Recently, the U.S. DOT announced the largest investment in U.S. infrastructure in history. The Trump Administration will invest $900 million in American infrastructure through the Better Utilizing Investments to Leverage Development (BUILD) Transportation Discretionary Grants program. The funding has been awarded to 55 projects in 35 states.
BUILD is a discretionary grant program originally known as Transportation Investment Generating Economic Recovery (TIGER). It came about during the Obama administration as a stimulus response to the Great Recession in 2009. During that first year, the program had $1.5 billion to dole out to a variety of transportation projects; it contributed funding to the 13-state Crescent Corridor freight rail project; Chicago’s bottleneck-busting CREATE program; bus rapid transit projects in Denver and Las Vegas; streetcars in Dallas, Portland and New Orleans; and bicycle and pedestrian networks in Philadelphia and Indianapolis. The program has been averaging around $500 million each year since, continuing with that experimental approach of boosting multimodal programs.
Priorities Change Under Trump
This year, U.S. Transportation Secretary Elaine Chao said the program selection criteria encompassed safety, economic competitiveness, quality of life, state of good repair, environmental sustainability, innovation and partnerships with a broad range of stakeholders. For this round of BUILD grants, the maximum grant award is $25 million, and no more than $90 million can be awarded to a single state.
Six of the grants that maxed out at $25 million include five road projects—an interstate interchange in Aurora, CO; a dam mitigation in Des Moines, IA; bridge replacements in Woolwich, ME, and Providence, RI; and transportation improvements in Houston, TX—plus a port, a petroleum and cement marine terminal port in Anchorage, AK.Eno Transportation
This news is good for the road building industry. In fact, under the Trump administration, the share of dollars handed to roads has more than doubled from that of the Obama administration to the tune $603 million (68% of the FY2019 spending).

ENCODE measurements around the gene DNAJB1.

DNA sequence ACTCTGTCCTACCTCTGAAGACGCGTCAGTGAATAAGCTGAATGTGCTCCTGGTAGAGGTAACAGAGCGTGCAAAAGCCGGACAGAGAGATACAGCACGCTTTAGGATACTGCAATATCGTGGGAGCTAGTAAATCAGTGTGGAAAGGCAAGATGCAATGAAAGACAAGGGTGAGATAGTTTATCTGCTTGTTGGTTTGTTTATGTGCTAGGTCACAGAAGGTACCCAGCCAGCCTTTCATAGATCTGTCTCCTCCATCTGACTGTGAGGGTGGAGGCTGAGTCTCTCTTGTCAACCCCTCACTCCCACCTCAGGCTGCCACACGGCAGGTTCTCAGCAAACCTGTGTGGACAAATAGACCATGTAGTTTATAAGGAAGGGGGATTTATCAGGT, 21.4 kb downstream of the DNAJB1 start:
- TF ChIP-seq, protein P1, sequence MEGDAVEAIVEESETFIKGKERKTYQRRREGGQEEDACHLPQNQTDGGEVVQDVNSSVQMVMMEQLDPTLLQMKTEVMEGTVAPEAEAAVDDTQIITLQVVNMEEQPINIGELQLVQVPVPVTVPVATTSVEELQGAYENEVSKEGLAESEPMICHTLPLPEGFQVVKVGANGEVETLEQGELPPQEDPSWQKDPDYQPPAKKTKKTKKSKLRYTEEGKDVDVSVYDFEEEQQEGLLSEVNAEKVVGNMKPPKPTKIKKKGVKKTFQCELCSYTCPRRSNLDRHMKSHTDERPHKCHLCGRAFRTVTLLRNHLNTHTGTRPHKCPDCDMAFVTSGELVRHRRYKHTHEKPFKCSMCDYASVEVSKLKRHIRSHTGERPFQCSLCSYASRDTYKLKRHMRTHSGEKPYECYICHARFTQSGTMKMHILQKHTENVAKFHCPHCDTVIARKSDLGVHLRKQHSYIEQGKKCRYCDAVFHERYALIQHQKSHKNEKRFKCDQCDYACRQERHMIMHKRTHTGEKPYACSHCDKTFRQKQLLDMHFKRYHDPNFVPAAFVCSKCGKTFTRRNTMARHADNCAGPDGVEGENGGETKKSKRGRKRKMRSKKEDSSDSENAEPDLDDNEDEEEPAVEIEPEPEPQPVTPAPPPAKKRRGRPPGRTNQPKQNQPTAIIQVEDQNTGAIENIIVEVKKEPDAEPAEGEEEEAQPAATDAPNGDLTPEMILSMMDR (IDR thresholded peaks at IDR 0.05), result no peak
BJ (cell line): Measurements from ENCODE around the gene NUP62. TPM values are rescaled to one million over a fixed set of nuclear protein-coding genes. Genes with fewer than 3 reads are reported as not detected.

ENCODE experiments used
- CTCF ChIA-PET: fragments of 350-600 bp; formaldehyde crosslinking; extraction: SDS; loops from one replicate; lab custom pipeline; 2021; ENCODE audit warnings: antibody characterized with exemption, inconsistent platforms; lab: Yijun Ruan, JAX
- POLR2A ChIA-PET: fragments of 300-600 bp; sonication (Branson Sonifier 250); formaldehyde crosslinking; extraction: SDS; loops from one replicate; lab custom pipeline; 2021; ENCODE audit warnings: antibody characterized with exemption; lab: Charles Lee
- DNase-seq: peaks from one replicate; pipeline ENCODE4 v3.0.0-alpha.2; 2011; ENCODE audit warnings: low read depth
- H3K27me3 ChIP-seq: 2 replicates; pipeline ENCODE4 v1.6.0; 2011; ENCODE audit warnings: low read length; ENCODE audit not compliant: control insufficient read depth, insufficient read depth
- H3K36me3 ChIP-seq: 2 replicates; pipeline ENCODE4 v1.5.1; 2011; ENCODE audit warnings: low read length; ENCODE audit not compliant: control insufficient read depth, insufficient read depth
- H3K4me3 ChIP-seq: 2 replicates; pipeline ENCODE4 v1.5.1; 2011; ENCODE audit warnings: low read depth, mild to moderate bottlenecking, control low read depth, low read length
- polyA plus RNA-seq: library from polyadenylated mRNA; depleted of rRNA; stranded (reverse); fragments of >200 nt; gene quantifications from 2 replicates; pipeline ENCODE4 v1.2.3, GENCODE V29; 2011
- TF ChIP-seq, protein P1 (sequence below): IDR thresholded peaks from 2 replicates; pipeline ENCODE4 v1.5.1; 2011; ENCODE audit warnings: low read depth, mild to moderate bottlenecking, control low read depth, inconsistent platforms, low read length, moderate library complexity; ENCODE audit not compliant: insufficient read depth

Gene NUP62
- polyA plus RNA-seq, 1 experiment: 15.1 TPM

However, Transportation For America has recently argued that federal funding for new car-centric infrastructure needs to halt entirely; instead, the government should prioritize fixing the current U.S. road and bridge network—which has a considerable maintenance backlog.
Unfortunately prioritizing new roadway construction also means that Trump’s DOT reduced its commitments to mass transit and rail improvements, zeroed out bike and pedestrian projects. According to Eno Transportation, the past three years of discretionary grants have funded the construction of more roads and bridges while reducing commitments to mass transit, rail and bike/pedestrian infrastructure.
Experts argue the BUILD program needs to be revamped in a way that better distributes the funds.
"There has been a lack of vision about what the [BUILD] program is supposed to accomplish,” says Beth Osborne, the director of Transportation For America. “The only goal is the expenditure of dollars, where Congress says, ‘If they give me more money, I will issue a press release talking about how much money is going to be spent.’ And that’s what we’ve done. We need to say what the money will accomplish.”
In the meantime, road construction contractors should appreciate the boom in business under the Trump administration while continuing to push for the maintenance of existing roadways.
Have you noticed an increase in work under the Trump administration? Let me know at email@example.com.